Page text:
The [Moorish] Doors

Some of my favorite doors on the narrow streets of the Moorish District of Frigiliana.

(Click for a closer look.)

Check out the open door on left, second row from top.
That first step would make me think twice about breaking on through (to the other side).

The Watercolorist

After reaching the heights of the Moorish District of Frigiliana on Monday (see yesterday’s post), we came upon an artist’s studio. Above the door was a sign that read “Acuarelas” (Watercolors). The works displayed outside were so intriguing that we decided to go in for a closer look. (Click the images for the color enlargements.)

KLAUS HINKEL.

We were greeted by a charming man who turned out to be the artist, Klaus Hinkel (check out his website here). Klaus has had his studio in Frigiliana for 20 years. During our entire visit, I kept thinking how much My Mother The Watercolorist Dowager Duchess would have loved Klaus and his work. This was a day I would have enjoyed sharing with her.

San Geraldo and I very quickly fell in love with a large, framed, fine-art giclee print. Klaus painted the original during one of many trips to Morocco. The original painting now hangs in Boston, Massachusetts, where San Geraldo and I first met.

Judyshannonstreetwhat chose three small, unframed Frigiliana street scenes.

When Judy wondered aloud how she would get a large framed painting home to Seattle, Klaus said, “Oh, it rolls.”

We all looked perplexed and imagined attaching wheels to the bottom of the frame.

Judy followed with, “And then what, it would just fit under my seat on the plane?”

Klaus laughed and said, “I mean, I take it out of the frame and it rolls [up] in a cardboard tube.”

“PACIENCIA” (PATIENCE). 75 X 63 CM (30 X 25 INCHES).
PROUDLY DISPLAYED IN OUR LIVING ROOM.

Klaus and I initially began to converse in Spanish and he asked where I was from. When I told him I was American, he was surprised. I’ve been told at times I speak Spanish with an Italian accent. But Klaus, originally from Germany, told me he thought I was either Swedish or German. Ach du lieber and Swedish meatballs! Swedish or German? Italian and Spanish are at least both Romance languages!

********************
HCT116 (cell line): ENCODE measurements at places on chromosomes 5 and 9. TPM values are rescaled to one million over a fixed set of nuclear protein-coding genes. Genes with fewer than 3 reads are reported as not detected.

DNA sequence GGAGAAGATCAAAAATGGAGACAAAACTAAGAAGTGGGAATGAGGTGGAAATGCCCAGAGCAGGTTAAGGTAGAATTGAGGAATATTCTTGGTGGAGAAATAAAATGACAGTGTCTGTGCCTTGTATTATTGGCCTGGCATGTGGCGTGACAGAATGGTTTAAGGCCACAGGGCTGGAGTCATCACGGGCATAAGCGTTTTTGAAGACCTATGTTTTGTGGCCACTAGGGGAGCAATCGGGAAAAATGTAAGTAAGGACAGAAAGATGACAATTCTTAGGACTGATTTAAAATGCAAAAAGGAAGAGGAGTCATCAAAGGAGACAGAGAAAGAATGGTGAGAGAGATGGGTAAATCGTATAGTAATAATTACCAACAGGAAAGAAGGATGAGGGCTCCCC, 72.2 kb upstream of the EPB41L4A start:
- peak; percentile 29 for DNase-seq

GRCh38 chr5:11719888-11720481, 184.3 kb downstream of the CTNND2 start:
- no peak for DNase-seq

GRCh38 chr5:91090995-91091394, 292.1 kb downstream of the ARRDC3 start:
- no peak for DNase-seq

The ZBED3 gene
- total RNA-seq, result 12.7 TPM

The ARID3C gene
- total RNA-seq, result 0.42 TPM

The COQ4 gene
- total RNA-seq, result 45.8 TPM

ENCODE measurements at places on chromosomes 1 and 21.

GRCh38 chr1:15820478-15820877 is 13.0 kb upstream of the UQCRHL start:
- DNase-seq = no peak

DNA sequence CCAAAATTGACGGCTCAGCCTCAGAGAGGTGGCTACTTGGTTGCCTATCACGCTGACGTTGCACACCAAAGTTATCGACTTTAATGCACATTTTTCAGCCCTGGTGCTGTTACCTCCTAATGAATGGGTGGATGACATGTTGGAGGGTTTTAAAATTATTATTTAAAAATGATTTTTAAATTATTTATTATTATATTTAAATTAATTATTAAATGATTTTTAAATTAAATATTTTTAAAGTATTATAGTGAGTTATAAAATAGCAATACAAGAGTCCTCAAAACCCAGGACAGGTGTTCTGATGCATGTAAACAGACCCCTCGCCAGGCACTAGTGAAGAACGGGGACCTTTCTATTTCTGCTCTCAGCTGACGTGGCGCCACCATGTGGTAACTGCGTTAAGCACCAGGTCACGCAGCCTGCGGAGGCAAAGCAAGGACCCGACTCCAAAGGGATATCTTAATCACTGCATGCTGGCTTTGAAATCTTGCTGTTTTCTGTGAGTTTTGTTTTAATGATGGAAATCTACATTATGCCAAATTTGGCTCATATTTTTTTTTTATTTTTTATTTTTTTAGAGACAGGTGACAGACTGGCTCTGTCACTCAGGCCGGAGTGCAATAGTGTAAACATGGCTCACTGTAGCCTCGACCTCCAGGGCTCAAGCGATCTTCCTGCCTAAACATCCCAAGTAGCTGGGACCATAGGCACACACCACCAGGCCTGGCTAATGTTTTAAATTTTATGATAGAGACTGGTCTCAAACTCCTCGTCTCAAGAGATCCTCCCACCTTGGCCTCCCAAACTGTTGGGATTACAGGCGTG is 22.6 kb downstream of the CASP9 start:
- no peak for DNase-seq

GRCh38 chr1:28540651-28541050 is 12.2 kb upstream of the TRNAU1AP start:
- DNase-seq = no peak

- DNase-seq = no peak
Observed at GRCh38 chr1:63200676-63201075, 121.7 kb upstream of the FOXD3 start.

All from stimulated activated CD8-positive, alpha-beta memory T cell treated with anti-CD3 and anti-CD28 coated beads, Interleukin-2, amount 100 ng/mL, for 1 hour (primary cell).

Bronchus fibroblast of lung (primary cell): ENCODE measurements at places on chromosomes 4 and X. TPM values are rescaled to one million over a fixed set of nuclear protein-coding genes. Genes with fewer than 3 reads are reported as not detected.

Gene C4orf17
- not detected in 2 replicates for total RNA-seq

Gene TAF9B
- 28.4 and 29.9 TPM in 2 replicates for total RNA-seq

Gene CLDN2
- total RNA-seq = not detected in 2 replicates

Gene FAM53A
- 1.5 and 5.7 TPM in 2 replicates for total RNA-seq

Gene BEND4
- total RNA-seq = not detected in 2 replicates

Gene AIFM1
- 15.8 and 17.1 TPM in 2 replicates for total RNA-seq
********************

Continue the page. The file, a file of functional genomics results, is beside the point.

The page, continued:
These are called “panqueques” in Spanish. Or, as I pronounce it, Flappen Jacken Hooten…

Frigiliana

Many non-Spaniards pronounce the name incorrectly.

I told Judyshannonstreetwhat to say “Frigid-lee-AH-nah” and then make the “g” softly gutteral and drop the “d.” She had an hour in the car to practice on our drive to “Frigiliana,” the Pueblo Blanco (White Village) we visited Monday.

This is one of the most beautiful of the White Villages of Southern Spain — so-called because they are constructed of white-stucco and not, as some have wondered, because only white people are allowed to live in them.

As a matter of fact, Frigiliana prides itself on its enlightenment and respect for diversity. The central plaza is called “Plaza de las Tres Culturas” (Plaza of the Three Cultures) and includes symbols of the three major religions, the Star of David, the Christian Cross, and the Crescent of Islam. Every year in late August, Frigiliana hosts the “Festival of the Three Cultures.”

Beyond that welcome, the village is historic and breathtaking. San Geraldo led the way up through the winding streets of the old Moorish-Mudejar district. Every so often, we’d lose sight of him only to see him peek back around a corner in glee waiting for us to see what was next. We climbed and climbed to the very top of the city, discovering magic all along the way.

(Click the images to see the magic for yourself.)

ALMOST BACK DOWN TO THE PLAZA DE LAS TRES CULTURAS
BEFORE HEADING OFF INTO THE SUNSET.